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    Software name: appdown
    Software type: Microsoft Framwork

    size: 818MB

    Lanuage:Englist

    Software instructions

      A post in one of the royal households was an object of general ambition. Durufl, though a poet and well-known literary man who had received a prize from the Academy, applied for and obtained the appointment of valet e chambre to the young Comte de Provence, second grandson of the King, afterwards Louis XVIII., and was in consequence obliged to put on his stockings, in doing which he accidentally hurt him.


      All round the Royal Hill ancient buildings are piled in stages, the remains of still majestic magnificence. The thorn-brakes cover supporting walls as broad as crenellated terraces; fragments of light and fantastic architecture stand up from amid golden blossoms; tottering colonnades overhang tanks, all green at the bottom with a pool of brackish water.


      Joseph Vernet had a little son of whose talent for drawing he was very proud; and one day at a party where his friends joked him on his infatuation, he sent for the child, gave him a pencil and paper, and told him to draw.

      I have endeavoured to be accurate in all the dates and incidents, and have derived my information from many sources, including the Mmoires de Louis XVIII., recueillis par le Duc de D, Mmoires de la Comtesse dAdhmar, de Mme. Campan, MM. de Besenval, de Sgur, &c., also the works of the Duchesse dAbrants, Comtesse de Bassanville, Mme. de Crquy, Mme. de Genlis, Mme. Le Brun, MM. Arsne Houssaye, de Lamartine, Turquan, Dauban, Bouquet, and various others, besides two stories never yet published, one of which was given me by a member of the family to which it happened; the other was told me in the presence of the old man who was the hero of it.

      People are stupid, answered the prince, who have not the sense to do properly what they undertake to do.Most people at that time, like those before the flood, had no idea of the possibility of the coming destruction.


      A spell seemed to linger over this little bazaar, to slacken every movement and give the people an indolent grace. They spoke languidly in the shade of the awnings spread by the flower-sellers and the jewellers, who, with little ringing taps, were [Pg 95]hammering out minute patterns on silver anklets and necklaces.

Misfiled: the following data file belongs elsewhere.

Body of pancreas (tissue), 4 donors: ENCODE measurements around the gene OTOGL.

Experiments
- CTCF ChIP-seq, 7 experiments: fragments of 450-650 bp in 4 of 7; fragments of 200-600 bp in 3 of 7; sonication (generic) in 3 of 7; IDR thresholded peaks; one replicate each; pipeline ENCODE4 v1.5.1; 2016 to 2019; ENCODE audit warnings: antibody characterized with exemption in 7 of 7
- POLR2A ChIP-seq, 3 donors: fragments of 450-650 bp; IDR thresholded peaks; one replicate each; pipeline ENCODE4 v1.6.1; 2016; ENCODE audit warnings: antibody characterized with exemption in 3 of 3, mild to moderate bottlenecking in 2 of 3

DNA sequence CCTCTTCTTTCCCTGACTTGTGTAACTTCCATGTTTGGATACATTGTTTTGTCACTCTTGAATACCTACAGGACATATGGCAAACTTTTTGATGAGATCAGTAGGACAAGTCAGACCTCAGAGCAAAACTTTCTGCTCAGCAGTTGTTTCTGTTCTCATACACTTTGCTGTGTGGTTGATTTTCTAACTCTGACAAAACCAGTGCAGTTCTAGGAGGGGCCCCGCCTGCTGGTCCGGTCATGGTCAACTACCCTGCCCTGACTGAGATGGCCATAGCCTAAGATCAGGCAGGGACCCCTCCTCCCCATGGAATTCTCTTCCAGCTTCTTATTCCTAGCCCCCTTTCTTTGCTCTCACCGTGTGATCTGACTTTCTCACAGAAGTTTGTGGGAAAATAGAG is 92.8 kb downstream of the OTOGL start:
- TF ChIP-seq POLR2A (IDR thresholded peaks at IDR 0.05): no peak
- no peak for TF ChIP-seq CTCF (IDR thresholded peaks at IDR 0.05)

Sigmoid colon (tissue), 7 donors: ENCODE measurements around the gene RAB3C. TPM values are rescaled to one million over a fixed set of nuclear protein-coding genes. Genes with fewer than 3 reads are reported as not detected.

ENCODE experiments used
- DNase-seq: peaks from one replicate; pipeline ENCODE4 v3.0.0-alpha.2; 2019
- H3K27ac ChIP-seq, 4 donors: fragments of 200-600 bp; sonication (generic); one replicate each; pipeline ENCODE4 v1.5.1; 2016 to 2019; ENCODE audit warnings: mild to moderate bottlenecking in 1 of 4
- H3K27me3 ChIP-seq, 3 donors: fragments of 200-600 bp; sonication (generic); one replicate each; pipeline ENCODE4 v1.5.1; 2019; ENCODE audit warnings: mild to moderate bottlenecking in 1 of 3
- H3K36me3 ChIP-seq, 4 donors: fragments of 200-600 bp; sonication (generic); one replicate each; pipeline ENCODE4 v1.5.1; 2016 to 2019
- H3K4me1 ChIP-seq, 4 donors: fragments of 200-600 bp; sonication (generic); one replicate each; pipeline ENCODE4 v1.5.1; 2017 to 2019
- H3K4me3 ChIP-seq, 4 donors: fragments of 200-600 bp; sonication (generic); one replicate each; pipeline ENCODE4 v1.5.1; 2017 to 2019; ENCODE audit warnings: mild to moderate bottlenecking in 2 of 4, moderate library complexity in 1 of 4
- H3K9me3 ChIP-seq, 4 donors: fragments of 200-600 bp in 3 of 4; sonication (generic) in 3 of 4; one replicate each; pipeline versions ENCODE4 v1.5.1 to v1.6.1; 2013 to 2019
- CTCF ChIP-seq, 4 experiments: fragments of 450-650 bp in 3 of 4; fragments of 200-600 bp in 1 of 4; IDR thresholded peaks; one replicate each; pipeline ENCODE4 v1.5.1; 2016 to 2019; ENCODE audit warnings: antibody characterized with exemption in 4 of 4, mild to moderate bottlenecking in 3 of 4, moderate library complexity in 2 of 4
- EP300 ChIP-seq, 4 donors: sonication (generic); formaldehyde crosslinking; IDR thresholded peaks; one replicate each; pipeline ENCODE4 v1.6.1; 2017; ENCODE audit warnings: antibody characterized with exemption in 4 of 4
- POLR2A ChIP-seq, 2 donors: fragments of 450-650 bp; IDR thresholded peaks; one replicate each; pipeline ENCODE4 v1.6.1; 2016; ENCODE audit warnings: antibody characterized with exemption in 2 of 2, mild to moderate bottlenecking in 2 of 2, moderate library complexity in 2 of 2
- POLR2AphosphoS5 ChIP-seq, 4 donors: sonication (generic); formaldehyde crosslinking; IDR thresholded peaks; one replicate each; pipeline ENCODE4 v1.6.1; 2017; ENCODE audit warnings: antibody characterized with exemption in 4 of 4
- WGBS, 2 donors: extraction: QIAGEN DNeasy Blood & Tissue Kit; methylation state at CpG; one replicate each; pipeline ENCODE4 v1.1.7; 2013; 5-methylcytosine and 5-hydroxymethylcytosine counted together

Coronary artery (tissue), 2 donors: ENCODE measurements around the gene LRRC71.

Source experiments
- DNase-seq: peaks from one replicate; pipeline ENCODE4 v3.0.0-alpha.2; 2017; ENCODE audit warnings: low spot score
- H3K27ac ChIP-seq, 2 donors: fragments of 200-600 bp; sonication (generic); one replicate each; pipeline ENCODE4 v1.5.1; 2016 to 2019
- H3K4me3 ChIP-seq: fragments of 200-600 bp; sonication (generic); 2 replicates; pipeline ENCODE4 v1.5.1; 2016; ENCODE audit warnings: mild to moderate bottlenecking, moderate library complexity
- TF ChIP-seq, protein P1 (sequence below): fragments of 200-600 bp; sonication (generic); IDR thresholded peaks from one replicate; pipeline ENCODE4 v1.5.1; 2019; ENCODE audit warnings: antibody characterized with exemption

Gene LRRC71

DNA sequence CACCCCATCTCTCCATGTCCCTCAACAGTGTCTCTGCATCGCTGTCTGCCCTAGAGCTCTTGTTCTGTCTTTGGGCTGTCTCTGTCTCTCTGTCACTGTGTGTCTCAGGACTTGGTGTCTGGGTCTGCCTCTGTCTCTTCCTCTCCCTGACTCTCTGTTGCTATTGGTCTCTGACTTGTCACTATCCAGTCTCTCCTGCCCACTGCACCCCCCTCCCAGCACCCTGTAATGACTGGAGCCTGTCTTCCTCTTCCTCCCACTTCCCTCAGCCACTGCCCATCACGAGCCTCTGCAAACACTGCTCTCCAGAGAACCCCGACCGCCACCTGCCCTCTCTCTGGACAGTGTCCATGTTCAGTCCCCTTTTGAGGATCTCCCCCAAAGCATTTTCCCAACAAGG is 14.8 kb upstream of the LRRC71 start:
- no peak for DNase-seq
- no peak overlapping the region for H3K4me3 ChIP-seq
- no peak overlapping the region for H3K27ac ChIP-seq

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      Another mausoleum is of lace-like carving in marble, the roof painted with Persian ornament; and the whole thing is uninjured, as fresh as if it had been wrought yesterday, under the broad shade of theobromas and cedars that have grown up among the ruins.A smart affair altogether is this carriage! two very high wheels, no springs, a tiny cotton awning[Pg 269] supported on four sticks lacquered red, and sheltering the seat which has three ropes by way of a back to it. Portmanteaus and nosebags are hung all round, and even a kettle swings from the near shaft, adding the clatter of its cymbal to the Indian symphony of creaking wheels, the cracking whips, the driver's cries of "Cello, cello," and Abibulla's repeated "Djaldi," all intended to hurry the horse's pace.

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      Next day was kept as the spring festival. Every man had a rose stuck into his turban, and a shirt embroidered in gold on the shoulders and breast. The women appeared in stiff and gaudy veil cloths, bedizened with trumpery jewellery. Everybody was gay; a little excited towards evening by arrack, and dancing, and singing to the eternal tom-toms. Even the fiercest men from the hills, with black[Pg 279] turbans and enormously full calico trousers that once were white, and shirts embroidered in bright silks, had set aside their ferocious looks and stuck roses in their pugarees, smiling at those they met.


      alllittle